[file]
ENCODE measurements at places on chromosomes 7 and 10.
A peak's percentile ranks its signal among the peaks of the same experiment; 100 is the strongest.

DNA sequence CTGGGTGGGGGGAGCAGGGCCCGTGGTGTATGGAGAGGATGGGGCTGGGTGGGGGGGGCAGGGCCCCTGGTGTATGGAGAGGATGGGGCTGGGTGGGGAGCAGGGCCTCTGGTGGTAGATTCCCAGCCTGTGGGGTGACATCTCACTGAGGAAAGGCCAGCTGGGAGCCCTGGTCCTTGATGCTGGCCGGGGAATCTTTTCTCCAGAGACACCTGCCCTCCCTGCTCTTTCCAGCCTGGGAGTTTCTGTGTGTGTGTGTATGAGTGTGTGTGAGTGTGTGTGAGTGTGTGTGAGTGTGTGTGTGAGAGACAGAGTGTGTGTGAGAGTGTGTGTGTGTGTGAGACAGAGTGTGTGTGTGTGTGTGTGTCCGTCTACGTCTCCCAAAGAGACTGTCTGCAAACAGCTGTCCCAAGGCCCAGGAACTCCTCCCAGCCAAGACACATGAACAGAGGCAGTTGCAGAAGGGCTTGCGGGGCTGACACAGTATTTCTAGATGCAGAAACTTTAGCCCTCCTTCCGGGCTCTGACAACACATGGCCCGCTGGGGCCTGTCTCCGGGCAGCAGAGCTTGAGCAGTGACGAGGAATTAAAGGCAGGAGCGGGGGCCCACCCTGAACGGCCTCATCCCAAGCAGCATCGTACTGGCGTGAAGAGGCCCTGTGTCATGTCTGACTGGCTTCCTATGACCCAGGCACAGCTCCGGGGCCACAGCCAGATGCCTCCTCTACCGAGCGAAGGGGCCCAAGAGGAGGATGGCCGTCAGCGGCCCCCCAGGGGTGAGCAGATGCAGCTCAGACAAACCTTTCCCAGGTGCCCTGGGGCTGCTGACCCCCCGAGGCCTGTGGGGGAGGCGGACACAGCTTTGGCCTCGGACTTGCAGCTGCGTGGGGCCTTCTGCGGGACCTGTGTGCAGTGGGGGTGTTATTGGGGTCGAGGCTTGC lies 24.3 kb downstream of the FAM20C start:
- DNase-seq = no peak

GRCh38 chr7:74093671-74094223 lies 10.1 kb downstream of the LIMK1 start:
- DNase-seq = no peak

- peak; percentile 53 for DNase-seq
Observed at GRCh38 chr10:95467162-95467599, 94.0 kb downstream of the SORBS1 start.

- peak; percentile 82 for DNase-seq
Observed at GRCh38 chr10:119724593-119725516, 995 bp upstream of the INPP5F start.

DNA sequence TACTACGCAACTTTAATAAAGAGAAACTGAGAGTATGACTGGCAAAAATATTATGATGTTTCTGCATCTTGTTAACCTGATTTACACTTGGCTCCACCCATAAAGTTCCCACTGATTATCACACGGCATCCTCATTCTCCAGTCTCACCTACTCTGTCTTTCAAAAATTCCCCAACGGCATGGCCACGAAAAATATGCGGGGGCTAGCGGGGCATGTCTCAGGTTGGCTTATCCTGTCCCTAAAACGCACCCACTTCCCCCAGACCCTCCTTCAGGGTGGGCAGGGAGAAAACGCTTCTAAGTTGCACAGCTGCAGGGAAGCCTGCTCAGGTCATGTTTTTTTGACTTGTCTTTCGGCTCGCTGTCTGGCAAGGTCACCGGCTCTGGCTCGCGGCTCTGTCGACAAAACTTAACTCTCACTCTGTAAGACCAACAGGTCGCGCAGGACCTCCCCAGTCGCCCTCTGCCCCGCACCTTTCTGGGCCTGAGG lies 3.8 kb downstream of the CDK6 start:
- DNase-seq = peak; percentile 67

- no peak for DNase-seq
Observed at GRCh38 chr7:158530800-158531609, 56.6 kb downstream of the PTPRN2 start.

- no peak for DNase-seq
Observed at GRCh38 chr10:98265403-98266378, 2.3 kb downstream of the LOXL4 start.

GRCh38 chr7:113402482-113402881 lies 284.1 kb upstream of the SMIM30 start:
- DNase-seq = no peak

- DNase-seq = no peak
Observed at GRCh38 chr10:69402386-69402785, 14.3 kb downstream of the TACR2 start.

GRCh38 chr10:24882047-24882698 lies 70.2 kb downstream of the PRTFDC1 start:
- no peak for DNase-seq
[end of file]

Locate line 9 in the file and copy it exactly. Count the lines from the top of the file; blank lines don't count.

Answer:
- peak; percentile 82 for DNase-seq